Eclampsia (Puerperal Tetany)
Canine eclampsia, also sometimes wrongly called “milk fever”, is a dangerous condition brought on by low levels of calcium in the blood stream. It is also called hypocalcaemia and puerperal tetany and needs emergency veterinary attention.
Eclampsia is most commonly seen in small or medium-sized bitches a few weeks after whelping. If your dog is in this category you should watch out closely for this condition. It has been shown to be more likely to occur with large litters as the demands on bitches to feed these pups are greatest.
Signs most commonly develop during the first 3 weeks of nursing although it can be seen in the last few weeks of pregnancy and as long as 6 weeks after birth.
The very early signs of eclampsia are easily missed by the owner. These include tiredness and reduced appetite. At a later stage bitches with eclampsia show marked changes such as shivering, restlessness, panting, and incoordination. Some bitches show signs of pain and may rub their face and bite at their feet. They often do not respond to the owner in the usual way. If the disease progresses without treatment bitches may have seizures and very high temperatures of up to 41°C / 106°F. The condition can worsen rapidely (1-2 hours) and immediate help is necessary.
Eclampsia is caused by low blood calcium (hypocalcaemia ). Some bitches are predisposed to develop the condition and their risks can be increased by inappropriate nutrition – “Home made” diets are usually at fault. A common mistake is for owners to add extra meat to the bitch’s diet. This causes a mineral imbalance and can upset the levels of calcium in the blood.
Bitches with large litters are particularly at risk because they are producing more milk – milk contains quite high levels of calcium and when puppies start to take large amounts of milk (10 to 30 days after whelping) the bitch may find it hard to maintain sufficient calcium in her blood. Milk production has priority over the blood stream for calcium!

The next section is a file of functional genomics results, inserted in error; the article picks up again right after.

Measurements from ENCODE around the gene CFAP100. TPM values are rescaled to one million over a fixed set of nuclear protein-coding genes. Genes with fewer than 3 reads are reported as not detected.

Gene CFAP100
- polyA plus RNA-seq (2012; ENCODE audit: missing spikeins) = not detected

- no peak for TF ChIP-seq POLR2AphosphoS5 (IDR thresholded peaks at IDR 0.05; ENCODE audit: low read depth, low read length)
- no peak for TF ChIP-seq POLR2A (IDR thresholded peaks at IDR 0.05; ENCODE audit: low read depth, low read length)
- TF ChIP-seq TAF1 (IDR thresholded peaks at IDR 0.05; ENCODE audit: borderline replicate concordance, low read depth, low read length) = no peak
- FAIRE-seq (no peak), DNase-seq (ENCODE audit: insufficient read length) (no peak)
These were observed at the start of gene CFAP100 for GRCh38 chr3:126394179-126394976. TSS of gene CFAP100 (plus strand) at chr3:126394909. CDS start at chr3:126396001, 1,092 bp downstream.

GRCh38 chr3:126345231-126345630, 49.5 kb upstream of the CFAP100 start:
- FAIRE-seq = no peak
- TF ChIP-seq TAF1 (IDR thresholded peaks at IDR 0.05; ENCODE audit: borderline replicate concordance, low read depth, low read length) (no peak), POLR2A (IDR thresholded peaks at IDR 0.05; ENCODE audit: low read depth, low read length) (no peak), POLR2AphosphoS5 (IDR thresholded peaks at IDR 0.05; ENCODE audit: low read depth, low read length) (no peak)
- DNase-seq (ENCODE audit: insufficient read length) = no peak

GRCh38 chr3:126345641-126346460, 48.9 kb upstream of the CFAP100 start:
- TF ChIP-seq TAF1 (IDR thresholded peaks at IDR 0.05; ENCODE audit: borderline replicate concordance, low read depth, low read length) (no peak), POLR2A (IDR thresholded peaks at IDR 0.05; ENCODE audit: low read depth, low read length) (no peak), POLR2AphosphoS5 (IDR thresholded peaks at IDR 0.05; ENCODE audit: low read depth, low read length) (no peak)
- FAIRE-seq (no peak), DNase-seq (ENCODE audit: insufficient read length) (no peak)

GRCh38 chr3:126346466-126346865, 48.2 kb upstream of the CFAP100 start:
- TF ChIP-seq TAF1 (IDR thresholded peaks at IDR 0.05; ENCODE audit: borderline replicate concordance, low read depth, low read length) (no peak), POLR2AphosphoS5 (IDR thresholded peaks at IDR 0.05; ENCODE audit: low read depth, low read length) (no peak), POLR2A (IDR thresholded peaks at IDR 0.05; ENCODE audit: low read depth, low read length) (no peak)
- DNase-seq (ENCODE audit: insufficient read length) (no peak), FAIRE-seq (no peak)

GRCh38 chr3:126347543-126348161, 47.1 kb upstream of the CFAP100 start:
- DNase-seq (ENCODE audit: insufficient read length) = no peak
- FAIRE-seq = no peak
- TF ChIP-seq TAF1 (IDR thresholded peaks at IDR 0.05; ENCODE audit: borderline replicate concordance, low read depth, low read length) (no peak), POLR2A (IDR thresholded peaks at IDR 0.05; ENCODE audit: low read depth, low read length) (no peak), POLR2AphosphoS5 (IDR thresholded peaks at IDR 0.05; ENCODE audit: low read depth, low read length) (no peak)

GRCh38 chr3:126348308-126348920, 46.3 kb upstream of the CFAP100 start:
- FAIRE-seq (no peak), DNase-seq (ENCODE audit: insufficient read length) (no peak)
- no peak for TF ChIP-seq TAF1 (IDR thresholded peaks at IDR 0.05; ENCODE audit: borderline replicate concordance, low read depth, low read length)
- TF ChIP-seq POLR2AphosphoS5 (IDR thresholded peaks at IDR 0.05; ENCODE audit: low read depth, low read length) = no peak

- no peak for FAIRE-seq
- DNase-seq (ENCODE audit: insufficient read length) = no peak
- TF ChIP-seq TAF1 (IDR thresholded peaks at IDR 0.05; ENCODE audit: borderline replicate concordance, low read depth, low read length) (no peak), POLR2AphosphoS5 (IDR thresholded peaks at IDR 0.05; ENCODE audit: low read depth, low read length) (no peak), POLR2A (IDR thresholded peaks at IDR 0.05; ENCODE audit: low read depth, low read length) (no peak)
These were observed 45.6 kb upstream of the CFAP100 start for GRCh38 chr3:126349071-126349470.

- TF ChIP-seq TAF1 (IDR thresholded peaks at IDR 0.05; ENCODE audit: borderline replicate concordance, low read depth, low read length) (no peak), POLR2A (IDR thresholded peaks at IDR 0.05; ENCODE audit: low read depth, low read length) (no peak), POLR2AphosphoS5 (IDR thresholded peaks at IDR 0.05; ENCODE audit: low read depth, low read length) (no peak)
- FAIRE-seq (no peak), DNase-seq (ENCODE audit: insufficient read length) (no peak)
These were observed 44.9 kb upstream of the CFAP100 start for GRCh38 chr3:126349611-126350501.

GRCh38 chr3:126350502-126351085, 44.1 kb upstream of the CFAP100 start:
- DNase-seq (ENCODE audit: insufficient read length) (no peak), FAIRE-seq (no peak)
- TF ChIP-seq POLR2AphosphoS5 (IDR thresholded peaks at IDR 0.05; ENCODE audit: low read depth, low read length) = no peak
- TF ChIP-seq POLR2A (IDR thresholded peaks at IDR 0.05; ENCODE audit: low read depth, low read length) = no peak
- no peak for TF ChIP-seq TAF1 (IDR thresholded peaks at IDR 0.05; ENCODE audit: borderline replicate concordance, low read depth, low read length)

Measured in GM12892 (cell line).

Eclampsia is a life-threatening condition and your vet will need to start treatment straight away. Intravenous fluids are given to replace calcium and energy levels. It is vital that the bitch is monitored closely during this time and your vet may want to admit her to the hospital for this treatment. In addition to correcting the calcium levels other emergency treatment may include lowering of body temperature with cool baths.
When given intravenous calcium patients generally stabilise within 10-15 minutes and the temperature is reduced to normal via the cool bath.
After initial emergency treatment calcium supplementation should be continued (your vet will supply tablets). Supplement the puppies’ intake with a milk replacer as soon as possible to decrease the milk demands on the bitch. Puppies should be weaned as soon as possible.
In future pregnancies you should provide your bitch with a high quality commercial food but don’t over supplement with calcium or unbalanced meat products. Diets should not be supplemented with calcium as this can negatively influence the bitch’s ability to activate calcium when needed.